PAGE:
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dc.contributor.authorBadia, Santiago
dc.contributor.authorBonilla de Toro, Jesús
dc.contributor.otherUniversitat Politècnica de Catalunya. Departament d'Enginyeria Civil i Ambiental
dc.date.accessioned2017-01-25T19:08:29Z
dc.date.available2019-02-01T01:31:38Z
dc.date.issued2017-01
dc.identifier.citationBadia, S., Bonilla, J. Monotonicity-preserving finite element schemes based on differentiable nonlinear stabilization. "Computer methods in applied mechanics and engineering", Gener 2017, vol. 313, p. 133-158.
dc.identifier.issn0045-7825
dc.identifier.urihttp://hdl.handle.net/2117/100080
dc.description.abstractIn this work, we propose a nonlinear stabilization technique for scalar conservation laws with implicit time stepping. The method relies on an artificial diffusion method, based on a graph-Laplacian operator. It is nonlinear, since it depends on a shock detector. Further, the resulting method is linearity preserving. The same shock detector is used to gradually lump the mass matrix. The resulting method is LED, positivity preserving, and also satisfies a global DMP. Lipschitz continuity has also been proved. However, the resulting scheme is highly nonlinear, leading to very poor nonlinear convergence rates. We propose a smooth version of the scheme, which leads to twice differentiable nonlinear stabilization schemes. It allows one to straightforwardly use Newton’s method and obtain quadratic convergence. In the numerical experiments, steady and transient linear transport, and transient Burgers’ equation have been considered in 2D. Using the Newton method with a smooth version of the scheme we can reduce 10 to 20 times the number of iterations of Anderson acceleration with the original non-smooth scheme. In any case, these properties are only true for the converged solution, but not for iterates. In this sense, we have also proposed the concept of projected nonlinear solvers, where a projection step is performed at the end of every nonlinear iterations onto a FE space of admissible solutions. The space of admissible solutions is the one that satisfies the desired monotonic properties (maximum principle or positivity).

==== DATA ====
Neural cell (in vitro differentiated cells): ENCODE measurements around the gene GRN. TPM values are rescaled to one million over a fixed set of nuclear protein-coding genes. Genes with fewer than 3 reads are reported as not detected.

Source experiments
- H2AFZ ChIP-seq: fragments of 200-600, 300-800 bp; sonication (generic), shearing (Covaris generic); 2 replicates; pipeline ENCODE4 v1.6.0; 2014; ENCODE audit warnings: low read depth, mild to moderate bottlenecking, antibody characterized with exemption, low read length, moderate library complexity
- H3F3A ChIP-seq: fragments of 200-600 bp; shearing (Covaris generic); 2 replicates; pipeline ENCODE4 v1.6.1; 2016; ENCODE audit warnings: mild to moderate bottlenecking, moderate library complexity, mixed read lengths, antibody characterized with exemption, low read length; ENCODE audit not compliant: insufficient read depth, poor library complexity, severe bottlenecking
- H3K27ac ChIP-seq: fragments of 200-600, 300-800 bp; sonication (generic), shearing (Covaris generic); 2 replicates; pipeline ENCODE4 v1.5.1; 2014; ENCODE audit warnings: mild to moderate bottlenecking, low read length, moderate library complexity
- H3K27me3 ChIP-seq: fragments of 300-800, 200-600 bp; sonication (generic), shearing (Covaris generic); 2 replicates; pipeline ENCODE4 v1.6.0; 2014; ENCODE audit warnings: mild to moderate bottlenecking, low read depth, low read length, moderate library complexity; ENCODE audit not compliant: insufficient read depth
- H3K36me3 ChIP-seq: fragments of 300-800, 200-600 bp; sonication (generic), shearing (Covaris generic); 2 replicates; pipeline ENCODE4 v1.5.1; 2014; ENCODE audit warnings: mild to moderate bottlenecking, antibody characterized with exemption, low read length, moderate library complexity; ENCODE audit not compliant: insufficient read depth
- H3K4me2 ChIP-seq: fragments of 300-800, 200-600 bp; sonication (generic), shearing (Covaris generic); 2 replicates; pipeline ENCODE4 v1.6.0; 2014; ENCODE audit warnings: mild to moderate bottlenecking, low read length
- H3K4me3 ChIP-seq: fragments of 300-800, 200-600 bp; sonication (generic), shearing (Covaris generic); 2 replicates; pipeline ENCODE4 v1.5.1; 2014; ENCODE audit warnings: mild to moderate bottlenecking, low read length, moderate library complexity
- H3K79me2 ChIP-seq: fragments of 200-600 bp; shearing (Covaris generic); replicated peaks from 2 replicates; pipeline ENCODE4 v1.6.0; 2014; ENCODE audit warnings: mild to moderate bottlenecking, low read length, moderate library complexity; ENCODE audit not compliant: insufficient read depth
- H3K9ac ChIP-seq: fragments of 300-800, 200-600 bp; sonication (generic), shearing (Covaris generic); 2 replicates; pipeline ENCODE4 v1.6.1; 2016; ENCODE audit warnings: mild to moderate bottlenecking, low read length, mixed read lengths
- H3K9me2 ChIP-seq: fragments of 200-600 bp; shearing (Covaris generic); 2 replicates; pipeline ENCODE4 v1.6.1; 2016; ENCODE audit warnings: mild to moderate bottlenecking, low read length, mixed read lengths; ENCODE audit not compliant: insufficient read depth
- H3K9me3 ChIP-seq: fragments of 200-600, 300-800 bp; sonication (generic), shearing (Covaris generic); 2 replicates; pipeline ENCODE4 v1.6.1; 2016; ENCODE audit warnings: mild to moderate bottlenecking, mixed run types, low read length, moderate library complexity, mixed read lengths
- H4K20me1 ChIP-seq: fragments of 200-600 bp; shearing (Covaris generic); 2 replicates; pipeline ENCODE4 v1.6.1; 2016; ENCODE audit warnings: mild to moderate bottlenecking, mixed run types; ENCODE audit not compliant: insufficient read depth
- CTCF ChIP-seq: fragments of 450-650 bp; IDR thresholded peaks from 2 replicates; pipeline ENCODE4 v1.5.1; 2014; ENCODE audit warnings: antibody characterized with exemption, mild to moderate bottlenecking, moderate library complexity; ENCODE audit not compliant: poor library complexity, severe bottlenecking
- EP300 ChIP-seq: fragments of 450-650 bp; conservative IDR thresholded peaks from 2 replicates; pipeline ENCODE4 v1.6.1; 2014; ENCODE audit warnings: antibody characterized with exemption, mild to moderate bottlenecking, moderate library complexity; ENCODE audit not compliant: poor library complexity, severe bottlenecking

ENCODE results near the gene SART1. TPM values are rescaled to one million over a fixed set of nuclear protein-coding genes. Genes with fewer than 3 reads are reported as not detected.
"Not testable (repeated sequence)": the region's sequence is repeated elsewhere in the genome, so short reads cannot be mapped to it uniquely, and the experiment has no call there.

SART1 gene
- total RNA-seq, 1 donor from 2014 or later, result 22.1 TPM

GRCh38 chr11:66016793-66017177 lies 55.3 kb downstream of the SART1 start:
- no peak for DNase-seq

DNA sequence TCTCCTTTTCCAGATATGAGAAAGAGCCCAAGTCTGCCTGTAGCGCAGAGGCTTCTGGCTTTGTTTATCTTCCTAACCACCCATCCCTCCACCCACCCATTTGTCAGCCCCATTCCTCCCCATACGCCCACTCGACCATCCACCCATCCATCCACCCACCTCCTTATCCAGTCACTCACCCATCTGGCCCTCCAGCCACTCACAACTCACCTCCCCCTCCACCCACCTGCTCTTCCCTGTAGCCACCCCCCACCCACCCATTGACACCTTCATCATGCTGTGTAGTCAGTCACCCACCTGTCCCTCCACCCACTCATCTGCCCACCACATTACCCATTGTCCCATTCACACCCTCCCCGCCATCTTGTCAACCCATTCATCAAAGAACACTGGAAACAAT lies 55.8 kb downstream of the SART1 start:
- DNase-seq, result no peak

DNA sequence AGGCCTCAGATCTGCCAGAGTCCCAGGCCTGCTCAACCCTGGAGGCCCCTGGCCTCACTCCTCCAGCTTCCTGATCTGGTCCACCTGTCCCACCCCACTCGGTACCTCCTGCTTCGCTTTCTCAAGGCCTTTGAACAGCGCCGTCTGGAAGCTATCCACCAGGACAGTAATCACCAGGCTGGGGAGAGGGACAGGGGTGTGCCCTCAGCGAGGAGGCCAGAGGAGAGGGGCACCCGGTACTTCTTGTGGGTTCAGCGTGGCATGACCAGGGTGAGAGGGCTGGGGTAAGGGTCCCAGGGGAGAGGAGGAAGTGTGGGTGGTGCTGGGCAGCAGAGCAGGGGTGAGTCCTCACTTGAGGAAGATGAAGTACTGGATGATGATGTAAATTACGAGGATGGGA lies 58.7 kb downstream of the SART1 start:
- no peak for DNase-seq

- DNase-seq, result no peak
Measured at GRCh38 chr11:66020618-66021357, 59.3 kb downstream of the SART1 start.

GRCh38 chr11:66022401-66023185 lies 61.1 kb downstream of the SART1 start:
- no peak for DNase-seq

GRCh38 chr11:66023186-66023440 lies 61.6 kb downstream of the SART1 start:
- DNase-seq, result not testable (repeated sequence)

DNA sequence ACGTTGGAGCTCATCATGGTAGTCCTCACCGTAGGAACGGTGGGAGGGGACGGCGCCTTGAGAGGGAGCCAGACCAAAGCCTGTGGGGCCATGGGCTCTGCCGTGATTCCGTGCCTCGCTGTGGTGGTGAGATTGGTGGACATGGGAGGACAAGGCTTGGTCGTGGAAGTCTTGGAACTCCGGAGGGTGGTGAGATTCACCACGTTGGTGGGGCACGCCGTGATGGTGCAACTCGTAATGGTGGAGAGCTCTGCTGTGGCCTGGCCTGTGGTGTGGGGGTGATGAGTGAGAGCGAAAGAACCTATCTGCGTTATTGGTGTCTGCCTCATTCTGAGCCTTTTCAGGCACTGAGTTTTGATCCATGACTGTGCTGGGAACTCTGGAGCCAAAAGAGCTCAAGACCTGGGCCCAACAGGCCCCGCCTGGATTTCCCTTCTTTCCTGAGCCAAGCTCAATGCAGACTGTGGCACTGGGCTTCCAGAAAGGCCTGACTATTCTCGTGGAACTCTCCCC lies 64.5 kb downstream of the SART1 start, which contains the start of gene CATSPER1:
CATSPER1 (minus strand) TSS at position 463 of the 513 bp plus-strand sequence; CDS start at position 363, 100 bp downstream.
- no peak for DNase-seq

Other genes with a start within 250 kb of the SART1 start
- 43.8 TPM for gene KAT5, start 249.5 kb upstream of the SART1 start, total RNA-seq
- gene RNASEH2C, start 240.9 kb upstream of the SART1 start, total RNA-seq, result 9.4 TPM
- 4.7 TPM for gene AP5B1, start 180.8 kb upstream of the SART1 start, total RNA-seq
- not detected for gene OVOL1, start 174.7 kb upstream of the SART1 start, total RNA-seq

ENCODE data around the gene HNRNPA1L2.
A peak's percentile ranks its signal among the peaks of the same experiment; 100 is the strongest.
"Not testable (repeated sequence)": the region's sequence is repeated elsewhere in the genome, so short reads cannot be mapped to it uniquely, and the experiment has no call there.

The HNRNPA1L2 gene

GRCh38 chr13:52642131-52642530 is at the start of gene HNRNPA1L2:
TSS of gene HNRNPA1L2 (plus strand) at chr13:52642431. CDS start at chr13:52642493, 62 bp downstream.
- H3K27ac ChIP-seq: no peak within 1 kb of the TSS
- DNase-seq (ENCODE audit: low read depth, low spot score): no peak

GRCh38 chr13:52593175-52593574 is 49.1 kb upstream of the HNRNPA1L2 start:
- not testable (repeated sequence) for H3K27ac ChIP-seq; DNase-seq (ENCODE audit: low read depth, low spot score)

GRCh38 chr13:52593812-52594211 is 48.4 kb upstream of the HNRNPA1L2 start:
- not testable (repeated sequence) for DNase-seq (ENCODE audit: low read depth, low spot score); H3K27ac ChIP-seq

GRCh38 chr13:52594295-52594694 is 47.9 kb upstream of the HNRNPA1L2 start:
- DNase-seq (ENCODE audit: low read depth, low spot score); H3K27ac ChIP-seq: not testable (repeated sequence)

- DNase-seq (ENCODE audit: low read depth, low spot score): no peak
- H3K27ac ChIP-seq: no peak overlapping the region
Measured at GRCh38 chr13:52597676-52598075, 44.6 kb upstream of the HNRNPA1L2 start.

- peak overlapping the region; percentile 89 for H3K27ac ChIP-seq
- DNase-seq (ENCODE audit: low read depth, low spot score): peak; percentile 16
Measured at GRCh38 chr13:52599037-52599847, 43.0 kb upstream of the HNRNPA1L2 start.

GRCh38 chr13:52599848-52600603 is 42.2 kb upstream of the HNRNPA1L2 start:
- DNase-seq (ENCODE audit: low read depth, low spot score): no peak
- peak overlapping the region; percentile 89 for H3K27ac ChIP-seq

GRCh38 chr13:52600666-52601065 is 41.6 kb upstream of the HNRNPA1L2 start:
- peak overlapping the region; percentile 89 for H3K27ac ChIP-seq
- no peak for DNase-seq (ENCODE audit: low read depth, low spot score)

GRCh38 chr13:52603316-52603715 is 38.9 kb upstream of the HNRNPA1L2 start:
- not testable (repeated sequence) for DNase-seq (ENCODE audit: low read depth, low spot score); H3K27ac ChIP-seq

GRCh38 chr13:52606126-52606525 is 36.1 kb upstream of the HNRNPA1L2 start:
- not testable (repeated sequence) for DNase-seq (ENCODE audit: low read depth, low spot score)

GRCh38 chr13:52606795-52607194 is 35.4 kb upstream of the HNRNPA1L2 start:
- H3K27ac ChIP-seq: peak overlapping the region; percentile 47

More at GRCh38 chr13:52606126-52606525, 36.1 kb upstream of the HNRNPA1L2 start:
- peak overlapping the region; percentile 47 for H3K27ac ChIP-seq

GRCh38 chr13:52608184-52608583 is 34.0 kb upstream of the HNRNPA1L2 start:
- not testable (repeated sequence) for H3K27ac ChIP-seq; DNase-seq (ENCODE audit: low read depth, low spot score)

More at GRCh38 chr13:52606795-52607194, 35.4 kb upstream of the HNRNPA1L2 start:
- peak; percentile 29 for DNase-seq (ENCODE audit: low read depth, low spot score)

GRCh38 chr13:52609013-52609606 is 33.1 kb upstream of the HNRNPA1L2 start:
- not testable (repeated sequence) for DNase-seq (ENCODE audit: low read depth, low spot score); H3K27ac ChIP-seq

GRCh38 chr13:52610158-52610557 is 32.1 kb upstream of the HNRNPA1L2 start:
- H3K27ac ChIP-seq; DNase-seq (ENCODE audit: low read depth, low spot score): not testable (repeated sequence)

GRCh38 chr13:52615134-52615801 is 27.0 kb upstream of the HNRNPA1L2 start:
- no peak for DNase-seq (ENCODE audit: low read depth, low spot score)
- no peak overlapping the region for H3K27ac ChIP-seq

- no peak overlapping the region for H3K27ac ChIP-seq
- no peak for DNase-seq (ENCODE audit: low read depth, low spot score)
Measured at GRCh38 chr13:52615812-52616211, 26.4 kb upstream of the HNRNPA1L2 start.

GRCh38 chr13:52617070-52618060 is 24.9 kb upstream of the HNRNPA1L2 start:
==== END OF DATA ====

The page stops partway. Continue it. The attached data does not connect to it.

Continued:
dc.format.extent26 p.
dc.language.isoeng
dc.rights.urihttp://creativecommons.org/licenses/by-nc-nd/3.0/es/
dc.subjectÀrees temàtiques de la UPC::Matemàtiques i estadística::Anàlisi numèrica::Mètodes en elements finits
dc.subject.lcshFinite element method
dc.subject.otherFinite elements
dc.subject.otherDiscrete maximum principle
dc.subject.otherMonotonicity
dc.subject.otherNonlinear solvers
dc.subject.otherShock capturing
dc.titleMonotonicity-preserving finite element schemes based on differentiable nonlinear stabilization
dc.typeArticle
dc.subject.lemacElements finits, Mètode dels
dc.contributor.groupUniversitat Politècnica de Catalunya. ANiComp - Anàlisi numèrica i computació científica
dc.identifier.doi10.1016/j.cma.2016.09.035
dc.description.peerreviewedPeer Reviewed
dc.relation.publisherversionhttp://www.sciencedirect.com/science/article/pii/S0045782516306405
dc.rights.accessOpen Access
local.identifier.drac19257227
dc.description.versionPostprint (author's final draft)
dc.relation.projectidinfo:eu-repo/grantAgreement/EC/FP7/611636/EU/NUMERICAL METHODS AND TOOLS FOR KEY EXASCALE COMPUTING CHALLENGES IN ENGINEERING AND APPLIED SCIENCES/NUMEXAS
dc.relation.projectidinfo:eu-repo/grantAgreement/EC/FP7/258443/EU/Computational Methods for Fusion Technology/COMFUS
local.citation.authorBadia, S.; Bonilla, J.
local.citation.publicationNameComputer methods in applied mechanics and engineering
local.citation.volume313
local.citation.startingPage133
local.citation.endingPage158


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